Public Water Access
Milwaukee’s connection to the water runs deep. In fact, the name comes from a Potawatomi word Minwaking meaning “gathering place by the waters.” The City of Milwaukee encourages residents and visitors to gather by and on the water. The rivers are lined with public docks ensuring residents and visitors alike access to the rivers and lake. The water can be enjoyed by boat cruises, kayak and stand up paddle board rentals, and a variety of urban kayak trails. Explore Milwaukee’s water access options with VISIT Milwaukee.
Another great resource is the Milwaukee Urban Water Trail Map, which includes access points, portages, hazards, and resting sites (sites accessed only from the water), and also includes information on historic, cultural, ecological, or scenic points of interest along the way.
Kayakers on the Milwaukee River Downtown
Water Education through Art
Milwaukee Water Commons, a cross-city network that fosters connection, collaboration, and broad community leadership on behalf of Milwaukee’s water, educates residents using community outreach and art. Working closely with residents, Milwaukee Water Commons uses art as a way to connect people to water and foster environmental stewards to help protect our common waters.
Milwaukee Water Commons also extends its outreach throughout Milwaukee by facilitating community mural paintings, recycled sculptures, and other art installations and educational tools such as the Watershed Wagon, Water Cycle, and Mobile Filter Sink. Frequently seen alongside Milwaukee’s scenic waterways, farmers markets, and community events, unique traveling interactive displays educate Milwaukee residents and visitors about water.
"We Are Water" Art Installation of the Great Lakes (Photo: Pat Robinson)
A Gathering Place at Bradford Beach
Milwaukee has worked diligently to restore a once underutilized beach to one of America’s top urban beaches.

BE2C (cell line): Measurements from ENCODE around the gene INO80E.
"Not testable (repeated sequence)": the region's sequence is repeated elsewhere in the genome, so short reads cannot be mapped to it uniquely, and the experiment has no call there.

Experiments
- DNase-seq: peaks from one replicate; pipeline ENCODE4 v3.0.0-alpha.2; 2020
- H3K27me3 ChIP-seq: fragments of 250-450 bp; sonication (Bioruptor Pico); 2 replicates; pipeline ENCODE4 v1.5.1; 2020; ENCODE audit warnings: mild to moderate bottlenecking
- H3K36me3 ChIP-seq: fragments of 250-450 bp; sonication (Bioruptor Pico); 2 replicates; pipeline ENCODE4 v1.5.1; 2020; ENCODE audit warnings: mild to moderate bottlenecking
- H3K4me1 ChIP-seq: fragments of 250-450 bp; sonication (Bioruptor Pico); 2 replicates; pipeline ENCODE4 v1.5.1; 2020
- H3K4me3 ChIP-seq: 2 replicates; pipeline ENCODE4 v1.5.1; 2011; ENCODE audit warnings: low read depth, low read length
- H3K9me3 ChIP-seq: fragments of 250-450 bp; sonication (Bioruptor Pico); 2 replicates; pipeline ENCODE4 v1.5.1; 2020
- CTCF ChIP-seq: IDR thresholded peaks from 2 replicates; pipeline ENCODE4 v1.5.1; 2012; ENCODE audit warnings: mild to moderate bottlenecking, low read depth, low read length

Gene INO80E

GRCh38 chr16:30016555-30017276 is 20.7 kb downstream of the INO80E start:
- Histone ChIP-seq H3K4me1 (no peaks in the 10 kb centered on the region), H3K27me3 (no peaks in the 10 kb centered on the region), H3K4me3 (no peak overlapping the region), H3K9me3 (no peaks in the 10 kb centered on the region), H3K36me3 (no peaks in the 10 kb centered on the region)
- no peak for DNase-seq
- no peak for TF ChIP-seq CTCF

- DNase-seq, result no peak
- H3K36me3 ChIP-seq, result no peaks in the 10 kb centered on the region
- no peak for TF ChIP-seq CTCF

Bradford Beach is now a gathering place for the entire community and is considered an asset and source of pride by everyone. Offering everything from tiki huts and cabanas to 35 sand volleyball courts for over 500 summer league teams, residents can now enjoy the fresh water and soft golden sand.
Bradford Beach in the Summer (Photo: VISIT Milwaukee)
The RiverWalk as a Connector
Access to Milwaukee’s three rivers—the Milwaukee, Menomonee, and Kinnickinnic—has started to be reclaimed with the help of Milwaukee’s stunning RiverWalk. Instead of a collision between the built and natural environments, the RiverWalk combines nature with the historic city.
While strolling along the river you will pass historic bridges and Milwaukee’s Art Walk, an outdoor art gallery that includes both permanent pieces, such as “Gertie the Duck” and “The Bronze Fonz,” and temporary installations that change periodically. Plans are in place to extend the RiverWalk south from the inner harbor to Bay View. Incorporating the rivers into city life celebrates Milwaukee’s culture and has created unique restaurants, bars, parks, and other entertainment spaces for residents to gather.
Milwaukee RiverWalk in the Third Ward
Strengthening Community in the Inner Harbor
Continuing to reconnect residents to Milwaukee’s fresh coast, an enormous effort is underway to transform Milwaukee’s inner harbor into a vibrant and productive waterfront that strengthens the community and regional economy.
In partnership with many organizations, most noteworthy the non-profit Harbor District, Inc., huge strides have been taken to turn the harbor into a center of prosperity and enjoyment for Milwaukee residents. The innovative projects of the Harbor District, such as the Harbor View Plaza, Kinnickinnic River Trail, Greenfield Bridge Mural, and expansion of the Milwaukee RiverWalk, are making successful progress in gathering residents by the water.
Harbor View Plaza, the first waterfront public park in the Harbor District